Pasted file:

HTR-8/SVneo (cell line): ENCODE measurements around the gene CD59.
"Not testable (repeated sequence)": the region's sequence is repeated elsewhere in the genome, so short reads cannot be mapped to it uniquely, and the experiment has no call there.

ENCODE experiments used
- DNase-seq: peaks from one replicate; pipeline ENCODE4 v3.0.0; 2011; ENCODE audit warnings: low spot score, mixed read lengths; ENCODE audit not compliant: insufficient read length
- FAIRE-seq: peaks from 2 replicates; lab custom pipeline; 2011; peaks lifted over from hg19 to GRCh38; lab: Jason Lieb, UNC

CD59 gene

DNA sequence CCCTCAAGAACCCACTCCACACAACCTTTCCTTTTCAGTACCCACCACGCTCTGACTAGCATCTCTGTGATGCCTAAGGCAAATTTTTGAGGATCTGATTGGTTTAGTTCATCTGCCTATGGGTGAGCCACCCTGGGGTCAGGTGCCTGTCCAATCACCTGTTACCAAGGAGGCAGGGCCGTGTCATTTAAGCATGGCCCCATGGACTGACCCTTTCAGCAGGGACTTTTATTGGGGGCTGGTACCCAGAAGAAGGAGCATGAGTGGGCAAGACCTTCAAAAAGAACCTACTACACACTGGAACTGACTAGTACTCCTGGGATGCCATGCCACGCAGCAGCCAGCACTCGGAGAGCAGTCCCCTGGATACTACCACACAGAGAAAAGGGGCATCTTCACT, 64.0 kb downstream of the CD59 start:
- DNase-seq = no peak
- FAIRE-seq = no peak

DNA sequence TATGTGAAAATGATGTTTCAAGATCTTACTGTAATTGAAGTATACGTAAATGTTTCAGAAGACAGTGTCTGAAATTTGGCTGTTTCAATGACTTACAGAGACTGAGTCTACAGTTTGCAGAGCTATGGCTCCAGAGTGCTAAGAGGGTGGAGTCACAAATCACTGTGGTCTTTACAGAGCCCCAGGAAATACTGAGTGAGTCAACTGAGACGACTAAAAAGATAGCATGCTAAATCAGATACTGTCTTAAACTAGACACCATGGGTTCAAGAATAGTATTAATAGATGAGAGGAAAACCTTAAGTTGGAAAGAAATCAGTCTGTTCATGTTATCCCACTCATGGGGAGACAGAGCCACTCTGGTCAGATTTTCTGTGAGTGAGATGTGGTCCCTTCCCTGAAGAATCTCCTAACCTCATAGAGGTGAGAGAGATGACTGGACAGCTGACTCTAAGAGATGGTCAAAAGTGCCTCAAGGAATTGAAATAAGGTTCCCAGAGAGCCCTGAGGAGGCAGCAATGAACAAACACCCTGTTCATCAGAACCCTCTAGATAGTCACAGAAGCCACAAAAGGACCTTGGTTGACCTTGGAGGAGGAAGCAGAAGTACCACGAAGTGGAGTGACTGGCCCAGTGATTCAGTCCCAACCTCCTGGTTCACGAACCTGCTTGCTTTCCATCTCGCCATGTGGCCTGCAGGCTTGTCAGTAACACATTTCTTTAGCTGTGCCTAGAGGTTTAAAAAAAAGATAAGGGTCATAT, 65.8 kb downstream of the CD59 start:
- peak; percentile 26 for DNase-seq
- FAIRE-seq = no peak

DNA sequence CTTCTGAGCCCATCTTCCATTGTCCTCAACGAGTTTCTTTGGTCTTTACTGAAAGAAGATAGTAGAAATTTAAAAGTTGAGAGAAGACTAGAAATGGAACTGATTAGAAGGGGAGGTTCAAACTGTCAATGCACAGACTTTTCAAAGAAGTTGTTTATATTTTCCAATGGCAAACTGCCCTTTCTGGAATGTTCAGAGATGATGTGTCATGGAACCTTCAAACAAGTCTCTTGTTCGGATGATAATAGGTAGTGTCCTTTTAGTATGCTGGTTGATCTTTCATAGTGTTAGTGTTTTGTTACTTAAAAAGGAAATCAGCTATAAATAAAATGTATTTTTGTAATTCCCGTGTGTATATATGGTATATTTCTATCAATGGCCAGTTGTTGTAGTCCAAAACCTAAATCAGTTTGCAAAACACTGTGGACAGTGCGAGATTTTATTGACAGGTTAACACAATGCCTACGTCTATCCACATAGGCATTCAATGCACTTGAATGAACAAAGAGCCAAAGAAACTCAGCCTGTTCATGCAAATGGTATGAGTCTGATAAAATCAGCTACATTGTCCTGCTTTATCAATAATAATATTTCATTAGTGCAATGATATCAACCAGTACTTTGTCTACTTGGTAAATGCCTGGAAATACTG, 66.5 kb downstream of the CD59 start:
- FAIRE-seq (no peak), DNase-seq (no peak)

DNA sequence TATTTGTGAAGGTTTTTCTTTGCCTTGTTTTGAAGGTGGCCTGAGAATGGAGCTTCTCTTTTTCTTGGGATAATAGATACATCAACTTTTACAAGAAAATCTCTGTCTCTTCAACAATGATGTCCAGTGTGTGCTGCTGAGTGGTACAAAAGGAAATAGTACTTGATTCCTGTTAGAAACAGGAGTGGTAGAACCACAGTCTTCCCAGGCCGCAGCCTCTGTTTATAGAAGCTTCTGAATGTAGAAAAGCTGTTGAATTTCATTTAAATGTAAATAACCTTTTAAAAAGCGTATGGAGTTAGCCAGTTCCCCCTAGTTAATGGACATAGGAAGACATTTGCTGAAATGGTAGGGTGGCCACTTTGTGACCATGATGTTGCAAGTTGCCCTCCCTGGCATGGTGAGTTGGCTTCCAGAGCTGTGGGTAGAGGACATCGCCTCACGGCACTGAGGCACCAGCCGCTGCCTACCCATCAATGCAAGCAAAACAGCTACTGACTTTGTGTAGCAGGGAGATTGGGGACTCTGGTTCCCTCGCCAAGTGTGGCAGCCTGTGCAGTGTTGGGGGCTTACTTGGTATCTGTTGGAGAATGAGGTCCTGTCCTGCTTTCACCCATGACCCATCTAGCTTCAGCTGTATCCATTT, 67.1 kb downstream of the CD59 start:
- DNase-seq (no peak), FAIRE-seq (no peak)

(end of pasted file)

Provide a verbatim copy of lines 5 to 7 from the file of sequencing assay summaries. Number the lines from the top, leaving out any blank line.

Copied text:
- FAIRE-seq: peaks from 2 replicates; lab custom pipeline; 2011; peaks lifted over from hg19 to GRCh38; lab: Jason Lieb, UNC

CD59 gene

DNA sequence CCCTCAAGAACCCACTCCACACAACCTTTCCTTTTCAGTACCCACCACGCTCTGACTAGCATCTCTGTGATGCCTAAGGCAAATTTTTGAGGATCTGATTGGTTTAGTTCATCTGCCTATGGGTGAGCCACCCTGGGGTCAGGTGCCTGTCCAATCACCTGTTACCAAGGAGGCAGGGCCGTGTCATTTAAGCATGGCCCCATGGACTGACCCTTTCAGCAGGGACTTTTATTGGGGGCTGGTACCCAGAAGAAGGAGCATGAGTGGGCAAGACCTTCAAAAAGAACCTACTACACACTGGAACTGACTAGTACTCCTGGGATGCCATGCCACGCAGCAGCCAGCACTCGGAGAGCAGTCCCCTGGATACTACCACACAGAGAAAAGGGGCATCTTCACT, 64.0 kb downstream of the CD59 start: